I want to do one more post on the epistle of John before moving on. It is widely believed that this epistle was written by the Apostle John who also wrote the Gospel text of that name.
1 John 2:3-6
We know that we have come to know him if we obey his commands. The man who says, “I know him,” but does not do what he commands is a liar, and the truth is not in him. But if anyone obeys his word, God’s love is truly made complete in him. This is how we know we are in him: Whoever claims to live in him must walk as Jesus did.
Many say that Christianity demands nothing of it’s believers but their faith. They take the message that Jesus died for our sins as being the total message of the Bible. They think that all that is required of a Christian is to lay back and let God’s grace flow over them as long as they have the “faith”. The words above go counter to these beliefs.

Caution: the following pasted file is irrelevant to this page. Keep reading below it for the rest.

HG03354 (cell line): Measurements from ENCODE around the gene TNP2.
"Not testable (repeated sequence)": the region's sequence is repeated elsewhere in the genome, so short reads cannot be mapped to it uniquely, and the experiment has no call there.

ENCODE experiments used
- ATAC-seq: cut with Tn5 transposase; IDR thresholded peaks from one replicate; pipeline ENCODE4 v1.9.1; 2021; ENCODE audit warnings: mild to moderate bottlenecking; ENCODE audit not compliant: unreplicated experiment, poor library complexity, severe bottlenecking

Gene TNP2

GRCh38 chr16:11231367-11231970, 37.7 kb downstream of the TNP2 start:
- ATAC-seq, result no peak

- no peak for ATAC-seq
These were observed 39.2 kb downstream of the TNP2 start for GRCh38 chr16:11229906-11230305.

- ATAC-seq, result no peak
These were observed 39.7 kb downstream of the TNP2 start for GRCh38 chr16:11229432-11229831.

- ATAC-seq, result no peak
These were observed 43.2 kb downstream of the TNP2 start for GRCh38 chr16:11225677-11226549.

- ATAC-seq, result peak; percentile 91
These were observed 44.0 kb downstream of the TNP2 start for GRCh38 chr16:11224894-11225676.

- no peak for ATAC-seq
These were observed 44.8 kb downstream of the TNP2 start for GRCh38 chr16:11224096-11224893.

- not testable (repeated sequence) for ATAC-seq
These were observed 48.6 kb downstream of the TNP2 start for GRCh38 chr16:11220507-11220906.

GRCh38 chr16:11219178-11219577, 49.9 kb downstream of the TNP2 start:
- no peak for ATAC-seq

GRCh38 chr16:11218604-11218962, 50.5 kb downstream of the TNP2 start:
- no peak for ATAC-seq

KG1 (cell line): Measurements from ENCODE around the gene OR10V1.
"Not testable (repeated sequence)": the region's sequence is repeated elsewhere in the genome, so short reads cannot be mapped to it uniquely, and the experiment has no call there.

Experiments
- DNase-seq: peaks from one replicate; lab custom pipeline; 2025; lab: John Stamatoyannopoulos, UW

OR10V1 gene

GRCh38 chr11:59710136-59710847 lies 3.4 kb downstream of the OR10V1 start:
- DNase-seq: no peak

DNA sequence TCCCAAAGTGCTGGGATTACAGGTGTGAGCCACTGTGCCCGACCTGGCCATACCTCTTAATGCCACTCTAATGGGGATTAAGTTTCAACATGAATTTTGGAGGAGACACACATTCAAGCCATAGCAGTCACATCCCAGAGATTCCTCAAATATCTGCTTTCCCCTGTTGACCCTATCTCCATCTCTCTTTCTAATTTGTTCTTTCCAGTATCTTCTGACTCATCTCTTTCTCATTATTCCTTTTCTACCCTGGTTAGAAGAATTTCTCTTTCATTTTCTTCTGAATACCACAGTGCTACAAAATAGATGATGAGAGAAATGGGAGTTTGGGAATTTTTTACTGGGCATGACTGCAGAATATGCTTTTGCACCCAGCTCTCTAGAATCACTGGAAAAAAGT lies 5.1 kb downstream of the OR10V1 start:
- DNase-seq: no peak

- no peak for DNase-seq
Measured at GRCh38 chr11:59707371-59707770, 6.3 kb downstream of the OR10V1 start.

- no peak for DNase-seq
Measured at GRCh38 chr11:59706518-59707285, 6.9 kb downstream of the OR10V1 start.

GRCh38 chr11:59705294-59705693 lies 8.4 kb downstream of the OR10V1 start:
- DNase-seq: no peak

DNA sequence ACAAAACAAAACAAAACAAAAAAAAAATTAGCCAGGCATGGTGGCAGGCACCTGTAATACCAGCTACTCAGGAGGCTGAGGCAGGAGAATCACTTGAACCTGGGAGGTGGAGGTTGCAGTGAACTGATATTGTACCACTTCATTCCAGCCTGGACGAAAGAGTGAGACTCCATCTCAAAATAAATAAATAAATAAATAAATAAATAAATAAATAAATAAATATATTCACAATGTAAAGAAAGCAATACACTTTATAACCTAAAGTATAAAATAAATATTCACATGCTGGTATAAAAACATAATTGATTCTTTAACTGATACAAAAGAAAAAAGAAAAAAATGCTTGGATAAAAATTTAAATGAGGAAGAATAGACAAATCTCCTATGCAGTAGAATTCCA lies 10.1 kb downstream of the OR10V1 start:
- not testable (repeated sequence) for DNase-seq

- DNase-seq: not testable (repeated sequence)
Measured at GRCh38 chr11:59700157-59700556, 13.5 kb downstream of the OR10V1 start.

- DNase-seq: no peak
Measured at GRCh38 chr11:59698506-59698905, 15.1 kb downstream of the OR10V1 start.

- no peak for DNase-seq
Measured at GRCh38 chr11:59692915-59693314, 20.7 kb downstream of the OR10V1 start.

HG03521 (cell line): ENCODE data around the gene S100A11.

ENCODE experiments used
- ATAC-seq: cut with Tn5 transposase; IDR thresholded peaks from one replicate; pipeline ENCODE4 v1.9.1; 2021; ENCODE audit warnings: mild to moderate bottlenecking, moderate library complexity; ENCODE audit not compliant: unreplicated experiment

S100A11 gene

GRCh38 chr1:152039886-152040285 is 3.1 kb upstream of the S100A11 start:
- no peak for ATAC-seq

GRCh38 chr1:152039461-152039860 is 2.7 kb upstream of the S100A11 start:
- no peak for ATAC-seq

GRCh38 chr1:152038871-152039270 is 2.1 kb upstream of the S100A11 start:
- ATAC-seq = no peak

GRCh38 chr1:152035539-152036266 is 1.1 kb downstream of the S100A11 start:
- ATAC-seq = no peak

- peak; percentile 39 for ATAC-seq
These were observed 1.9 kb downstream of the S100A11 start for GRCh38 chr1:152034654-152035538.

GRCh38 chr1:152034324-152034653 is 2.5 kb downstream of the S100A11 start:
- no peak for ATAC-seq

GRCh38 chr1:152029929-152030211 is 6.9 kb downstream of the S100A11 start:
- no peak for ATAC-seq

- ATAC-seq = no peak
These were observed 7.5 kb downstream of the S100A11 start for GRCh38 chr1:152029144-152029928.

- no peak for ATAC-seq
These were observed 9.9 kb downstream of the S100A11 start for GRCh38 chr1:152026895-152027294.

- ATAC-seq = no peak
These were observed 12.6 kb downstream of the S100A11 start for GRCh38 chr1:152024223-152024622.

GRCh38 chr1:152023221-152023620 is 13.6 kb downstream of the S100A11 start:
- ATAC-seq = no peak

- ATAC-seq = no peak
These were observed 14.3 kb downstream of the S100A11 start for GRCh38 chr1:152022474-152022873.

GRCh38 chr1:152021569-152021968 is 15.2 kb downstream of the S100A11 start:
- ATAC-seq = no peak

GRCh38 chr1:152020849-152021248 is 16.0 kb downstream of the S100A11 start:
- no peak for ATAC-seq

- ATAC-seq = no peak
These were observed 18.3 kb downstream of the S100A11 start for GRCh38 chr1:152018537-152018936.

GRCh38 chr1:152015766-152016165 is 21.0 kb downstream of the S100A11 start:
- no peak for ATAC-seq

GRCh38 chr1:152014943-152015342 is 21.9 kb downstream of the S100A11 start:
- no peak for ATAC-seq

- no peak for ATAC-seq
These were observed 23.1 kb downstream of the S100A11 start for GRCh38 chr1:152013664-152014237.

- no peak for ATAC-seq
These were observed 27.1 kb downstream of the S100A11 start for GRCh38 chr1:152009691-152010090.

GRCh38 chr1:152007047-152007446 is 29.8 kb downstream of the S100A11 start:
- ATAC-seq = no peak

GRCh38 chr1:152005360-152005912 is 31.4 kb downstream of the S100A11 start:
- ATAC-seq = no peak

John used the word command several other times in this section of his epistle. He flatly says that if you don’t do what Jesus commands then you do not really know him and you are a liar! These are pretty harsh words from one who sat at Jesus’ feet. Any of you who have frequented this blog before know that I have identified several other areas in the New Testament where the writer uses the word “command” in relation to Jesus’ words. This definitely seems to fly in the face of those who adhere to a strict interpretation of the concept of Sola Fida (by faith alone). Martin Luther skirted this issue by saying “Faith alone but not by faith that is alone”. In other words you want to do what Jesus says because you have faith. That is a valid concept but still does not ameliorate the word “command” used so often in talking about the words of Jesus. The gospel written by John is widely thought of as the most revealing of the four gospels. John just seems to have a way with words that the others didn’t. And two of his stronger words are “command” and “liar”.